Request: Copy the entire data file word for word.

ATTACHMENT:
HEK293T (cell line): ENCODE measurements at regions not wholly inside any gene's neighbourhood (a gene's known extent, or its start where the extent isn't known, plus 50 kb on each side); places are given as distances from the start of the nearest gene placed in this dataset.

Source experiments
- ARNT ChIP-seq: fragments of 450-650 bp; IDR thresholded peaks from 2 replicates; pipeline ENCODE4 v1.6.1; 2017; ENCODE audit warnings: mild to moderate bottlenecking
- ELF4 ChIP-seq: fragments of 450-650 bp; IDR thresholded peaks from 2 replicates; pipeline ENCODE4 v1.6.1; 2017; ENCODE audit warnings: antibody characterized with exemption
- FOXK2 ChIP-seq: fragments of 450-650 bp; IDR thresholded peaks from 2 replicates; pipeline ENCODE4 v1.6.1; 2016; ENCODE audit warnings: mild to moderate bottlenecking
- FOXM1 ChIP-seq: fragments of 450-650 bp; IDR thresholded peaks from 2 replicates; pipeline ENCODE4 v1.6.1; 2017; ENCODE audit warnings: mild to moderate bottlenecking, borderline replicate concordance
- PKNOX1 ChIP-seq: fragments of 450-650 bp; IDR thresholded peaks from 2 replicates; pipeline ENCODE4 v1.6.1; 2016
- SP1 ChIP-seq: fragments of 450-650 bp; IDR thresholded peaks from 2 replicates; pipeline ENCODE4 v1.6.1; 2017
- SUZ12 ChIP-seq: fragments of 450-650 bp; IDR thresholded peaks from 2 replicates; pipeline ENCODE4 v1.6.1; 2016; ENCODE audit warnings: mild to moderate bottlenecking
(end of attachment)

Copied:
HEK293T (cell line): ENCODE measurements at regions not wholly inside any gene's neighbourhood (a gene's known extent, or its start where the extent isn't known, plus 50 kb on each side); places are given as distances from the start of the nearest gene placed in this dataset.

Source experiments
- ARNT ChIP-seq: fragments of 450-650 bp; IDR thresholded peaks from 2 replicates; pipeline ENCODE4 v1.6.1; 2017; ENCODE audit warnings: mild to moderate bottlenecking
- ELF4 ChIP-seq: fragments of 450-650 bp; IDR thresholded peaks from 2 replicates; pipeline ENCODE4 v1.6.1; 2017; ENCODE audit warnings: antibody characterized with exemption
- FOXK2 ChIP-seq: fragments of 450-650 bp; IDR thresholded peaks from 2 replicates; pipeline ENCODE4 v1.6.1; 2016; ENCODE audit warnings: mild to moderate bottlenecking
- FOXM1 ChIP-seq: fragments of 450-650 bp; IDR thresholded peaks from 2 replicates; pipeline ENCODE4 v1.6.1; 2017; ENCODE audit warnings: mild to moderate bottlenecking, borderline replicate concordance
- PKNOX1 ChIP-seq: fragments of 450-650 bp; IDR thresholded peaks from 2 replicates; pipeline ENCODE4 v1.6.1; 2016
- SP1 ChIP-seq: fragments of 450-650 bp; IDR thresholded peaks from 2 replicates; pipeline ENCODE4 v1.6.1; 2017
- SUZ12 ChIP-seq: fragments of 450-650 bp; IDR thresholded peaks from 2 replicates; pipeline ENCODE4 v1.6.1; 2016; ENCODE audit warnings: mild to moderate bottlenecking